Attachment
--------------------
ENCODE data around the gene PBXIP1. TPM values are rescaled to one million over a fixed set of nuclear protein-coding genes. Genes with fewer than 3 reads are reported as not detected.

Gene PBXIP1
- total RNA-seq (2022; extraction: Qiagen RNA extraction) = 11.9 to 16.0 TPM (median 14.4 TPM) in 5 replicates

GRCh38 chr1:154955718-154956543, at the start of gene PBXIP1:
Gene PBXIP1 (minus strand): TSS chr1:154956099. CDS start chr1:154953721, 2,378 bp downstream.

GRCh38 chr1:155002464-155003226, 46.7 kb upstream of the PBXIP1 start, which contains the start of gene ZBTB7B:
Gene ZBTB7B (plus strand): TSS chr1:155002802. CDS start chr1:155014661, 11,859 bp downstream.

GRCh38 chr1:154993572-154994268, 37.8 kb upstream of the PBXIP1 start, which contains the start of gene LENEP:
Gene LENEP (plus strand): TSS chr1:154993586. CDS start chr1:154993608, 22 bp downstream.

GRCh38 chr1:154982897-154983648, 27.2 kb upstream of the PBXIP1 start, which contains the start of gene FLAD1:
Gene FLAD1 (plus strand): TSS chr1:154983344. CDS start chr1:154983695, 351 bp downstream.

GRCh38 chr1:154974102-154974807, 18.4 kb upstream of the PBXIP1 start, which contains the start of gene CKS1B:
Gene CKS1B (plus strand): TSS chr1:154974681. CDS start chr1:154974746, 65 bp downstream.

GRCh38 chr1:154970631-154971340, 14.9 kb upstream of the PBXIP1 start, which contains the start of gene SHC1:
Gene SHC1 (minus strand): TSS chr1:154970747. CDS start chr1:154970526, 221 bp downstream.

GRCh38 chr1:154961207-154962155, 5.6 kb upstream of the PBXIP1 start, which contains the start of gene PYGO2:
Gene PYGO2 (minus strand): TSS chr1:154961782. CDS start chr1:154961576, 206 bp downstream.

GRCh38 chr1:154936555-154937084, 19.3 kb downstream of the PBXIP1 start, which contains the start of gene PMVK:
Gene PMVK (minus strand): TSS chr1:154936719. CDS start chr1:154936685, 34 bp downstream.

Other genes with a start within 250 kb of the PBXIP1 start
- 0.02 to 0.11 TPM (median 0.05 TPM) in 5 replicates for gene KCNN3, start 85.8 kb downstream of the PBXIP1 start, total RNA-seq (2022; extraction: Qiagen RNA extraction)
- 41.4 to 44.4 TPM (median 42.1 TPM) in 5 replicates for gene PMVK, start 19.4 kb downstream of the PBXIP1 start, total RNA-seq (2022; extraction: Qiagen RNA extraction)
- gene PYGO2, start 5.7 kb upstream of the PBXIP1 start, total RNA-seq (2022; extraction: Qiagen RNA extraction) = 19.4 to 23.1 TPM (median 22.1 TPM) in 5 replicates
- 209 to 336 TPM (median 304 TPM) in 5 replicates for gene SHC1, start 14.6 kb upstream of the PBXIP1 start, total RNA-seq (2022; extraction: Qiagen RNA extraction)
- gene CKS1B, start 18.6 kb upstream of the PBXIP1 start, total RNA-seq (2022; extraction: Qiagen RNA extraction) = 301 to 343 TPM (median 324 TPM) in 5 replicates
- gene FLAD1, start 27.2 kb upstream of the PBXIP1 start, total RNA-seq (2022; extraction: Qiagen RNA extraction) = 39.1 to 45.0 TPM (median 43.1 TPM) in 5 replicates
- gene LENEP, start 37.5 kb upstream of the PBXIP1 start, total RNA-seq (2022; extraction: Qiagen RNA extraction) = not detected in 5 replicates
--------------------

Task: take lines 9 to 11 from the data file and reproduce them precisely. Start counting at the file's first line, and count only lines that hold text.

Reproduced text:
Gene LENEP (plus strand): TSS chr1:154993586. CDS start chr1:154993608, 22 bp downstream.

GRCh38 chr1:154982897-154983648, 27.2 kb upstream of the PBXIP1 start, which contains the start of gene FLAD1:
Gene FLAD1 (plus strand): TSS chr1:154983344. CDS start chr1:154983695, 351 bp downstream.